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Protecting Consumer Data Up Front

Privacy, Security Requirements for Insurance Exchange Workers
Protecting Consumer Data Up Front

Because first impressions count, it's important that the initial encounter that many consumers have with the centerpiece program of the Affordable Care Act goes off smoothly. That includes ensuring that consumers' personal information collected and shared on new state health insurance exchanges is safeguarded.

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Beginning on Oct 1, consumers, small business and families will be able to go online to state health insurance exchanges to enroll in private health plans that meet their budget and health needs. In some cases, lower-income consumers will discover via these exchanges that they are eligible for subsidies to help pay for private health insurance coverage, or perhaps they might qualify for government programs such as Medicaid or the Children's Health Insurance Program.

As other segments within healthcare have found, insiders, including front-end workers, are often implicated in serious breaches and fraud cases. 

The first contact many of these consumers will have with the insurance exchanges will be with so-called "navigators," "assistance personnel" and "certified application counselors" who will assist individuals in figuring out the plans for which they're eligible. These front-line workers will also help consumers complete coverage applications.

The U.S. Department of Health and Human Services recently issued regulations concerning those front-end workers. Within the 146-page final rule, called "Patient Protection and Affordable Care Act; Exchange Functions: Standards for Navigators and Non-Navigator Assistance Personnel; Consumer Assistance Tools and Programs of an Exchange and Certified Application Counselors," are provisions for how these consumer-facing workers must protect the personal information of applicants, including being properly trained in privacy and security requirements.

Among the provisions for protecting data is the expectation that these front-end workers "will assist consumers in completing the enrollment application, which requires entry of some personally identifiable information into either a computer-based or paper application; however, once the application is completed ... assistance personnel should not retain any of the information entered onto the application."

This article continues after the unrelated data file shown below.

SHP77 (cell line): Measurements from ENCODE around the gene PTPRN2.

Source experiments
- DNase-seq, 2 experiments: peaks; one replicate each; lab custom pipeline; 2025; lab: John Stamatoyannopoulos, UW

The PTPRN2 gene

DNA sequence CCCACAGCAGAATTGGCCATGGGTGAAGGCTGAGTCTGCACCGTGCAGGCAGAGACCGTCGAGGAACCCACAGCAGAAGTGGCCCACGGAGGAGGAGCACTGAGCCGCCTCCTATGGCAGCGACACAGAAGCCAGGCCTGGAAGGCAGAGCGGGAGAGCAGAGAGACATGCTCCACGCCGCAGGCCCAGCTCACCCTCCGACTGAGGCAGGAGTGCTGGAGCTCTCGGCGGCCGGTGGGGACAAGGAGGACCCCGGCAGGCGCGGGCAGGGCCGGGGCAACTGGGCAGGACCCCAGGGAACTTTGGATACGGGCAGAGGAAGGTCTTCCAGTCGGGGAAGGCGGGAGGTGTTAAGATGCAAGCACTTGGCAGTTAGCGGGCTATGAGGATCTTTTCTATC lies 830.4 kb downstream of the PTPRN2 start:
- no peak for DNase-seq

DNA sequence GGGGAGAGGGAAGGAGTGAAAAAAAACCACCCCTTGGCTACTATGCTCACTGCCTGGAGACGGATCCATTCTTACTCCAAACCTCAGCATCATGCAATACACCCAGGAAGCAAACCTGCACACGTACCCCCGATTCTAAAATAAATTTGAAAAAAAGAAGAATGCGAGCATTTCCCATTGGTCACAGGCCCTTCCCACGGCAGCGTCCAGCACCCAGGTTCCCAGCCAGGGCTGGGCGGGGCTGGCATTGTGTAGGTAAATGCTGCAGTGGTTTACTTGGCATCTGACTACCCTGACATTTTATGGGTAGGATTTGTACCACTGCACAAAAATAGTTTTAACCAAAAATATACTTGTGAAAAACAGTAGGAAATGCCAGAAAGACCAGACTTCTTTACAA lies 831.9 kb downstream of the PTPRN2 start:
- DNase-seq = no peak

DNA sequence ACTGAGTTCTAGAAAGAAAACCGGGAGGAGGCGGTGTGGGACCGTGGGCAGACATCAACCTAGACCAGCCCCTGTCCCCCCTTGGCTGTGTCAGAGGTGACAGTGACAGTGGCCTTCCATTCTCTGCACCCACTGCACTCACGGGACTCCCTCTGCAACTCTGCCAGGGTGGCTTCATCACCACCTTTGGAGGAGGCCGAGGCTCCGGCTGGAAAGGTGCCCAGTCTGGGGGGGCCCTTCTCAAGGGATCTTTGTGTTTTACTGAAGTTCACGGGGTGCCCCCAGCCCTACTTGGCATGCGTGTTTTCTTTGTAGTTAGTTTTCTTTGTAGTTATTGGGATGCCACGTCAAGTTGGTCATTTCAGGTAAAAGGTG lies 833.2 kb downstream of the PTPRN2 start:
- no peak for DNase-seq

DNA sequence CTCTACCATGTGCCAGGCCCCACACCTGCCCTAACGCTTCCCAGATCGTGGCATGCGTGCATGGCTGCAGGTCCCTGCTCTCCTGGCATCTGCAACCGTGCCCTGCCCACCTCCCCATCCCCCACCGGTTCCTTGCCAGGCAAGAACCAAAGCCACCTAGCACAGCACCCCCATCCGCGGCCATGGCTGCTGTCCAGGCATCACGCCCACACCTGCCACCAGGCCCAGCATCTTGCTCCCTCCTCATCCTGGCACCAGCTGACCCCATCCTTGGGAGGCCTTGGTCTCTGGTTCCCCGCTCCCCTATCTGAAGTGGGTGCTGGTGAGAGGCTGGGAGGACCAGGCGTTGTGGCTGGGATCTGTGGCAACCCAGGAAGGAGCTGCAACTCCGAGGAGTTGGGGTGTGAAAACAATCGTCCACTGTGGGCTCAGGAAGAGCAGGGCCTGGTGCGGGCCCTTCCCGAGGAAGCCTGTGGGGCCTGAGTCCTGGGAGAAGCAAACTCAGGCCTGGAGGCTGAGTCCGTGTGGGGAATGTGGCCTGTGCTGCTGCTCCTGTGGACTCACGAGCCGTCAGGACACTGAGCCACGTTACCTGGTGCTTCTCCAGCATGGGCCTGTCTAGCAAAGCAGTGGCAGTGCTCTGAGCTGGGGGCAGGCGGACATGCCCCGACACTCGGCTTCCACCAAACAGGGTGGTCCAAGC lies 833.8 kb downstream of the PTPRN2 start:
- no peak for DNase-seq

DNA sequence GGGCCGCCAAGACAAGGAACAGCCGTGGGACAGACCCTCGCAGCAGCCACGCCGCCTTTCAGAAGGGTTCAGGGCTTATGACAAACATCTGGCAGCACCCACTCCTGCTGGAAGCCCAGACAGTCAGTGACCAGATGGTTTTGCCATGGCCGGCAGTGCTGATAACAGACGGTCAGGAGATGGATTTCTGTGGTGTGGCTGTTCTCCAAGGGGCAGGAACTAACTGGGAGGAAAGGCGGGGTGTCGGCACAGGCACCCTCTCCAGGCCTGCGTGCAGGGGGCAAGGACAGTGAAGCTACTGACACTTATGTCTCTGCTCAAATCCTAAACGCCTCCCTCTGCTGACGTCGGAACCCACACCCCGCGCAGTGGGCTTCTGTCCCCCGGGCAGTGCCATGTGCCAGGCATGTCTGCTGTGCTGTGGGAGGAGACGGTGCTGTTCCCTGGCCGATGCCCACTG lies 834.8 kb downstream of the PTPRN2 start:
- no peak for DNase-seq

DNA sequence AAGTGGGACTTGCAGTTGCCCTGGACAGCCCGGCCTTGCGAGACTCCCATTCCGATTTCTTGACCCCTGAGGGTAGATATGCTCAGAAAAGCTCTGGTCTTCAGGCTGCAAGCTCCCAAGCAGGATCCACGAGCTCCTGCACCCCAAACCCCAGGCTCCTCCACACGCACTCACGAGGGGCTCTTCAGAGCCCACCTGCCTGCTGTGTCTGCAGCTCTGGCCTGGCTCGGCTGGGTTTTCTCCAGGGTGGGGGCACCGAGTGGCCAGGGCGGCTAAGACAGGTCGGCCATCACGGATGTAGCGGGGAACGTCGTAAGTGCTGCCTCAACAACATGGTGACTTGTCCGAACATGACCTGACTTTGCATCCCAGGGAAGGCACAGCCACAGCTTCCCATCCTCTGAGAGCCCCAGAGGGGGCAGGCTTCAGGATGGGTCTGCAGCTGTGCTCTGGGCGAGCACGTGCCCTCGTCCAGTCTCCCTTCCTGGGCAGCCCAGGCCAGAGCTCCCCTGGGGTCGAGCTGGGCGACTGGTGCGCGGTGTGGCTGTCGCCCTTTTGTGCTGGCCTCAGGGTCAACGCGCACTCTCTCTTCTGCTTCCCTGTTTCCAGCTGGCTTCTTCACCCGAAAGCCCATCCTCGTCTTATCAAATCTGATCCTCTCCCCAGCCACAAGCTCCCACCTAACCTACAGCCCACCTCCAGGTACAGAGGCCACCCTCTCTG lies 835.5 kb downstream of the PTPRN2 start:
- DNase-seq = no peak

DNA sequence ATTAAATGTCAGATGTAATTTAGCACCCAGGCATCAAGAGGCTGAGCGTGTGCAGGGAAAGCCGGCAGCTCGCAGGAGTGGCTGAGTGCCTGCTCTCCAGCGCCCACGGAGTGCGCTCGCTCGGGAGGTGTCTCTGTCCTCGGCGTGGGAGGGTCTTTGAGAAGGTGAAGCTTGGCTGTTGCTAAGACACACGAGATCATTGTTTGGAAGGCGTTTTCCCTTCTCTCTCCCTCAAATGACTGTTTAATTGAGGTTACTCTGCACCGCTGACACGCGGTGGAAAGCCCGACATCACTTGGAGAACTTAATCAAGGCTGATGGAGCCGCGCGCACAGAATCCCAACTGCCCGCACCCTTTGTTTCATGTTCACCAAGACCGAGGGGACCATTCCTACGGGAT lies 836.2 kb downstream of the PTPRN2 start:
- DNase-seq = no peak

Other provisions include states being allowed to require background checks for navigators, and also consumers being required to provide authorization before counselors can obtain access to any of the applicant's personally identifiable information. Records of those authorizations must also be kept by the counselors.

Bigger Picture

Of course, the navigators and counselors are just part of the privacy and security equation that comes into play with these new state insurance exchanges, which will be involved in collecting, sharing and storing a great deal of consumers' personal health and financial data. That information needs to be protected on the back end, and state insurance exchange leaders have been busy in putting those security and privacy plans together, as well (see: An Insurance Exchange Tackles Security).

Certainly, there are plenty of challenges ahead for these exchanges. But the emphasis on privacy and security is critical and cannot be marginalized. The operators of these insurance exchanges must ensure that these requirements are carried out.

That's because as other segments within healthcare have found, insiders, including front-end workers, are often implicated in serious breaches and fraud cases. A couple of recent examples of insider crimes in healthcare:

Adventist Health System is faced with a class action suit in Florida because one of its hospital emergency department workers stole patient information from more than 760,000 records, selling that data for profit .

Meanwhile, just this week, the New York state office that investigates Medicaid fraud announced it has suspended one of its own workers after the individual allegedly sent 17,743 records of Medicaid beneficiaries to the employee's personal e-mail account. That case is under investigation by another state agency (see: State Employee Suspended After Breach).

The state health insurance exchanges' navigators, assistance personnel and counselors are insiders who have an important role to play. They will provide the first impression for many consumers who will be dealing with healthcare reform programs up close.

As we all know, many people in the U.S. are betting against healthcare reform. So, the last thing these new exchanges need is any kind of privacy or security breach or fraud incident involving these critical counselors and navigators. From the get go, privacy and security needs to be front and center.

How do we ensure that the right individuals are hired and receive the proper training? For that matter, what is the proper training? Share your thoughts within the comments below.

About the Author

Marianne Kolbasuk McGee

Marianne Kolbasuk McGee

Executive Editor, HealthcareInfoSecurity, ISMG

McGee is executive editor of Information Security Media Group's media site. She has about 30 years of IT journalism experience, with a focus on healthcare information technology issues for more than 15 years. Before joining ISMG in 2012, she was a reporter at InformationWeek magazine and news site and played a lead role in the launch of InformationWeek's healthcare IT media site.

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